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Posts from July 1, 2018 - July 7, 2018

RIP Bruce Bigelow

It's been just over three years since I moved away from San Diego, and yet, between friends and business interests, I still keep tabs on things. But I'll admit, I missed the news about Bruce Bigelow passing away.

Bruce was not a close friend, but he was in the world I'm in, a colleague of sorts. I would occasionally have a story idea about a San Diego client and run it past him, more as a smoke test to see if it had legs. More importantly, from time to time Bruce would send me an email or call me up about a story he was working on, or an angle he was pursuing, and just as I ran my ideas or thoughts past him, he would do the same.

Over the years I was in San Diego, I rarely took on San Diego clients. Our first of note was Mitek, and that was when I got to know Bruce casually. Our interaction grew when Interdigital became a client and blossomed when Josh Baylin, Jeff Belk and I launched Velocity Growth in 2014.

Bruce was all class, professional and collegial. As someone who grew up in the era of journalism as a copy boy, reporter and a marketing communications agency owner I knew from the start that not only would I like Bruce, I could trust him.  Bruce was human, friendly and compassionate, as much as he was passionate about his profession.
His departure is more than a loss for our profession. It is a loss for all mankind.

Why There Are No Guest Posts on VoIPWatch

In the history of VoIPWatch, there has been only one guest post, and that was by Michael Robertson during his days with and Gizmo. But from the start, I never would permit guest posts, and it was for one reason. This is MY BLOG and it exists to share MY THOUGHTS and VIEWS on things, starting with VoIP, Mobile and Collaboration.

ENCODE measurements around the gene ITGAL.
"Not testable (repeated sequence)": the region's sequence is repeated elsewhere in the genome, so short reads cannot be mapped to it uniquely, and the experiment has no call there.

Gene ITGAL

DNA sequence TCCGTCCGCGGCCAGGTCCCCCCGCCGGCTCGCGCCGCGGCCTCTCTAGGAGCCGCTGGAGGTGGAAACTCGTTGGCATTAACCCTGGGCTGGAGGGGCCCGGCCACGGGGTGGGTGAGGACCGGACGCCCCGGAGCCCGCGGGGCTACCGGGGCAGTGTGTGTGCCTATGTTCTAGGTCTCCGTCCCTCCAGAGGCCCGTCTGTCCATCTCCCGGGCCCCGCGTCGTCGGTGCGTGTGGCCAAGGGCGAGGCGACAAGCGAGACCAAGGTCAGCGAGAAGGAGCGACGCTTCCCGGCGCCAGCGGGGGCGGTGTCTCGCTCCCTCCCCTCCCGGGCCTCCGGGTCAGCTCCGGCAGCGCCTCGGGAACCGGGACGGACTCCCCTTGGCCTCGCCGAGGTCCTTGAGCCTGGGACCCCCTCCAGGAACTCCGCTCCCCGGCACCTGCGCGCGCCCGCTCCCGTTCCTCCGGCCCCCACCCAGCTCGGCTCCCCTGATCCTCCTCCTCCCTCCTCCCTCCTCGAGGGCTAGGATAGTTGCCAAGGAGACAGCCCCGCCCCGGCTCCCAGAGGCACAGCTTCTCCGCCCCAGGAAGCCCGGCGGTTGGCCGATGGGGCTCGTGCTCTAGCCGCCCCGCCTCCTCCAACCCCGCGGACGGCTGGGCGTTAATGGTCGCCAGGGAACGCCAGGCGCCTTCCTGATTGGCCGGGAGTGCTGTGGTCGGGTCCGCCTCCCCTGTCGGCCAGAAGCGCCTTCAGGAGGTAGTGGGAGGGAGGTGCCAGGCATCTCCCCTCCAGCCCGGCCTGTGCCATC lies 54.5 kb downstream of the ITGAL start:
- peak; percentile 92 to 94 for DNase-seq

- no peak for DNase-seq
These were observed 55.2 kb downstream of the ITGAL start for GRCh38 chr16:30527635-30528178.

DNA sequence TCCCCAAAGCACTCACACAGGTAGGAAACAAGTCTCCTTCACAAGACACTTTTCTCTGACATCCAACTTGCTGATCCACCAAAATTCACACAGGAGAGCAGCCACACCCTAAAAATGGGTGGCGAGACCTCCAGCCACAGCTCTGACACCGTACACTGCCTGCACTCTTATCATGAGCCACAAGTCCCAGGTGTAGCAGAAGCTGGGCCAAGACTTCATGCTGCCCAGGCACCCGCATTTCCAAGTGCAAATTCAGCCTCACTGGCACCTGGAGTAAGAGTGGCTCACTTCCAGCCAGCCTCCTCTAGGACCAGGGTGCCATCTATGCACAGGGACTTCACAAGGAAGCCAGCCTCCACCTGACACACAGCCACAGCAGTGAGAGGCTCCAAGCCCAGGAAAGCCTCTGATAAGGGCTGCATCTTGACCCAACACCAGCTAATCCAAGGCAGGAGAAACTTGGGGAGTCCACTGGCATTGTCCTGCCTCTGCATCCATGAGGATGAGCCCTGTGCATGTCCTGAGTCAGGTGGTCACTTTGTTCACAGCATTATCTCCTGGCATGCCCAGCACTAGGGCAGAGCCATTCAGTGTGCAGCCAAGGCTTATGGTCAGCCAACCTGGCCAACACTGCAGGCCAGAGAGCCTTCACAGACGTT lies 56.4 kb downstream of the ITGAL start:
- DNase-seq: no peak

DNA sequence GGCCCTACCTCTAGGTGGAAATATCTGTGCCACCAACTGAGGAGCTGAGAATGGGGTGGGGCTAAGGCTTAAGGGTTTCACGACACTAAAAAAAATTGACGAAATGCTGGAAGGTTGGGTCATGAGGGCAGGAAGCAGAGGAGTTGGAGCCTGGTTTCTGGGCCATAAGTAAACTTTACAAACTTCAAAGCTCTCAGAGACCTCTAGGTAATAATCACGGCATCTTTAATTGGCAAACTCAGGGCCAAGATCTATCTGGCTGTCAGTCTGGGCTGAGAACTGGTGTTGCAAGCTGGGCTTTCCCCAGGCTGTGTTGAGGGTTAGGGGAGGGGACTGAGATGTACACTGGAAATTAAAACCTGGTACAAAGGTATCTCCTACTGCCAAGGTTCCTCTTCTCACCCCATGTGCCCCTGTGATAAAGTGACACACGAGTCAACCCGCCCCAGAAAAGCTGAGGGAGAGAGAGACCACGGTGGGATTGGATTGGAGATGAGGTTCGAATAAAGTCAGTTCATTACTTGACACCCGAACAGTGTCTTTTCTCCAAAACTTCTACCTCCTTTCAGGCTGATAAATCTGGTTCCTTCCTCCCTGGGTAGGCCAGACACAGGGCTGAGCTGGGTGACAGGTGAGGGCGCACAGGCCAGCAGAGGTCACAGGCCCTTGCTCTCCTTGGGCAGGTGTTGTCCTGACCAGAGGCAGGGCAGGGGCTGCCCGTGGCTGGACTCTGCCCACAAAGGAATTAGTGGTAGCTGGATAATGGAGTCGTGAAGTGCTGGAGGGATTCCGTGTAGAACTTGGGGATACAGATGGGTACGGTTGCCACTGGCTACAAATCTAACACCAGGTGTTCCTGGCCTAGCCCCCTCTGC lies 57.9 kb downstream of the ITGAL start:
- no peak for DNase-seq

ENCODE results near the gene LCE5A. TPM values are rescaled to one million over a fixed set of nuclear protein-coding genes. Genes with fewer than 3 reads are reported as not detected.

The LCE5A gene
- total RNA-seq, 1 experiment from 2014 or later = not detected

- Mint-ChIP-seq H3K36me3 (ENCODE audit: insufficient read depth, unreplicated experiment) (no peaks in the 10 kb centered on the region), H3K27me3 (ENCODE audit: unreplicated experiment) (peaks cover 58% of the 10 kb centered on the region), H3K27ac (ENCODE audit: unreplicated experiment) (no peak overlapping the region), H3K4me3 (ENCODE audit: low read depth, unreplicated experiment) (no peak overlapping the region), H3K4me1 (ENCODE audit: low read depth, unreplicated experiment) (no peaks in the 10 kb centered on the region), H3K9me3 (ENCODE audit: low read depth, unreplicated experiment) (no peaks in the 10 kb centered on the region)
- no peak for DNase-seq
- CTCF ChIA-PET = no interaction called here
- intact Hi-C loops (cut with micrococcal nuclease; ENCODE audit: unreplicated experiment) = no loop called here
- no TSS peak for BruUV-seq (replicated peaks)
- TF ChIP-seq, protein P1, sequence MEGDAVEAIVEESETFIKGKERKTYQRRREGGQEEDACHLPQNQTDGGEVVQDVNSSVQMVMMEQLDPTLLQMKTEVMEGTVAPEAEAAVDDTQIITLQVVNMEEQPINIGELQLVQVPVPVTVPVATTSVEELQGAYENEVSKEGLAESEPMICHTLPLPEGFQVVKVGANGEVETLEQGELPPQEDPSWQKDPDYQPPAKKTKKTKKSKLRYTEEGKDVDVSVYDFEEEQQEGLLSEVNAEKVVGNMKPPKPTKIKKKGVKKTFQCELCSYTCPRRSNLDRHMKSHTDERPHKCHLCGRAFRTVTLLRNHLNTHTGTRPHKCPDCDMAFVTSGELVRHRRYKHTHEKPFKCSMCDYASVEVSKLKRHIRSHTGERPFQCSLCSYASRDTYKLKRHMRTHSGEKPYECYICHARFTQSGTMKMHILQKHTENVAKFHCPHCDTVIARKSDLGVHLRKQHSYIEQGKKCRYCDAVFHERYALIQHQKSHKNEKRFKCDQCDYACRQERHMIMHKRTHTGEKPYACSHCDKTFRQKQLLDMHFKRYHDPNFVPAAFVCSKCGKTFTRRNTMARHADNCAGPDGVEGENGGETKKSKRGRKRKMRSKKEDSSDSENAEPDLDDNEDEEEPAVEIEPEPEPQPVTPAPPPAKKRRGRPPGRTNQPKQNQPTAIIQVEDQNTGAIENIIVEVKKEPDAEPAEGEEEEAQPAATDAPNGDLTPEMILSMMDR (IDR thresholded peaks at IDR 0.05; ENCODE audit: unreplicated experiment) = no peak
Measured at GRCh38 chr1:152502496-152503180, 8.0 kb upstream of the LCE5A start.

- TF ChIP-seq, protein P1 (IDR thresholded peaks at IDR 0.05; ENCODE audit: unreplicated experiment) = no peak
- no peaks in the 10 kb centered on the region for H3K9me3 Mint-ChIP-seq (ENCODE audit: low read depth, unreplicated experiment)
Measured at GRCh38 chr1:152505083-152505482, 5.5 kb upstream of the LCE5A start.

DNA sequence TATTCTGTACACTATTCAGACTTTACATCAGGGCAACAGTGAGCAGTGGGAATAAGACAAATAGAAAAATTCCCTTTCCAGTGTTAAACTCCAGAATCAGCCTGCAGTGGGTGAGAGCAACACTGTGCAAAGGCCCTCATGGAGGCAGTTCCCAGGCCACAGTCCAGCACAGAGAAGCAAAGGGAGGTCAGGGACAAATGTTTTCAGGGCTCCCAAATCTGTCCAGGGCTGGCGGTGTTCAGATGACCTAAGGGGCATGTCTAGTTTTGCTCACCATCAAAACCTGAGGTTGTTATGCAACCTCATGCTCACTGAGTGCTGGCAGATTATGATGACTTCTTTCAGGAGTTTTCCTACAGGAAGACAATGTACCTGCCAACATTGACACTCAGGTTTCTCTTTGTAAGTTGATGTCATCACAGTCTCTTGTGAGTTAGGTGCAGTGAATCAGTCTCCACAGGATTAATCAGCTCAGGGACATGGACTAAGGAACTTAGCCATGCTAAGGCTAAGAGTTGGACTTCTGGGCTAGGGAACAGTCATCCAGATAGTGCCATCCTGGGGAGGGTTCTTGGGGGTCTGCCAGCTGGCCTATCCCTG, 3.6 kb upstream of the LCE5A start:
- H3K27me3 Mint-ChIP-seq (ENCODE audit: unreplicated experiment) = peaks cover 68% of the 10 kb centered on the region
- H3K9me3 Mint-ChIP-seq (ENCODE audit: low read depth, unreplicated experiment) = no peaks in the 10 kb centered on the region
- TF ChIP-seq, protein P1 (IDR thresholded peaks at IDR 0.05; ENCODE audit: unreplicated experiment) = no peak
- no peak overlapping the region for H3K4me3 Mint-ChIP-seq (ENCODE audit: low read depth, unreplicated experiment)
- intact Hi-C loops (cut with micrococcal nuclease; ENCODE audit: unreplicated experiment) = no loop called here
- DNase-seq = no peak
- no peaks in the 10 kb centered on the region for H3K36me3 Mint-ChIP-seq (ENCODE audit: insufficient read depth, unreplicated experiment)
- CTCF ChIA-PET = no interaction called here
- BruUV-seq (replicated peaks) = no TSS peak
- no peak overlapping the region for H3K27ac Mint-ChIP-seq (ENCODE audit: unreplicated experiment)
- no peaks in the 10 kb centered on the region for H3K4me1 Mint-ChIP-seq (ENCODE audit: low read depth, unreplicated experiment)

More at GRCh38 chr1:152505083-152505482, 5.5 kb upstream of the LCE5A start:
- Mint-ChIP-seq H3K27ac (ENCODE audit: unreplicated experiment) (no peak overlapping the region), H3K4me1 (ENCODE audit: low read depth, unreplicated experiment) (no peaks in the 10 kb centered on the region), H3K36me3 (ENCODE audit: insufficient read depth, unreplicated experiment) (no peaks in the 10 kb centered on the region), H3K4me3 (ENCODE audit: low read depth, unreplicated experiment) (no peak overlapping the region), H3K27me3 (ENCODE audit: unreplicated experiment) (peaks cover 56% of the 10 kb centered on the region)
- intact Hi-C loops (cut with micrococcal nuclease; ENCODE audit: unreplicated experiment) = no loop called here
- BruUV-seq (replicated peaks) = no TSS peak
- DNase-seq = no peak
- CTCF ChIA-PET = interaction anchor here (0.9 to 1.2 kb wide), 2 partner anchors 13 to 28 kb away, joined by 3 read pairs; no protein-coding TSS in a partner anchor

Yesterday, longtime blogging buddy, Om Malik drew attention to what Buzzfeed unearthed, but what most of us in the world of blogging and PR have known for years. That most of the guest post in what were once leading media outlets were really just paid posts to benefit a client. 

How did guest posts come about? Before that term was coined, there was the concept of the "contributed article." The contributed article was often presented by the PR agency to a media outlet as a thought leadership piece, that gave the publication, or web site, content for free. It had to meet standards and often it was considered a plum to score one for a client. Of course, like all good ideas that had merit, the publications saw "contributed articles" as a way to reduce cost on paying freelance writers or having a big staff and it became their route to survival by selling ads around content that cost them nothing. Voila, the guest post model came to life and almost anyone with a keyboard and an email account could send in an article to be published.  And, since the search engines can't discern the difference between real journalism and a contributed article, a piece written by a contributor would be discovered along side an article by a Pulitzer Prize winning reporter. That and the decision to not clearly label the content as being contributed also led to this situation overall

So, the next time you read something, ask yourself if the "reporter" is indeed a "reporter" or a "contributor." 

Oh, and there's nothing wrong in contributing content. Just don't try to be perceived as a "reporter" when all you are is a "contributor." Give the public the ability to decide if what you write has value, because some "contributed articles" actually do provide the type of information that reporters can never cover, it all just needs to be properly positioned.

That's why, to get covered here, it means I have to want to write about, please, stop asking if I accept guest posts. I don't.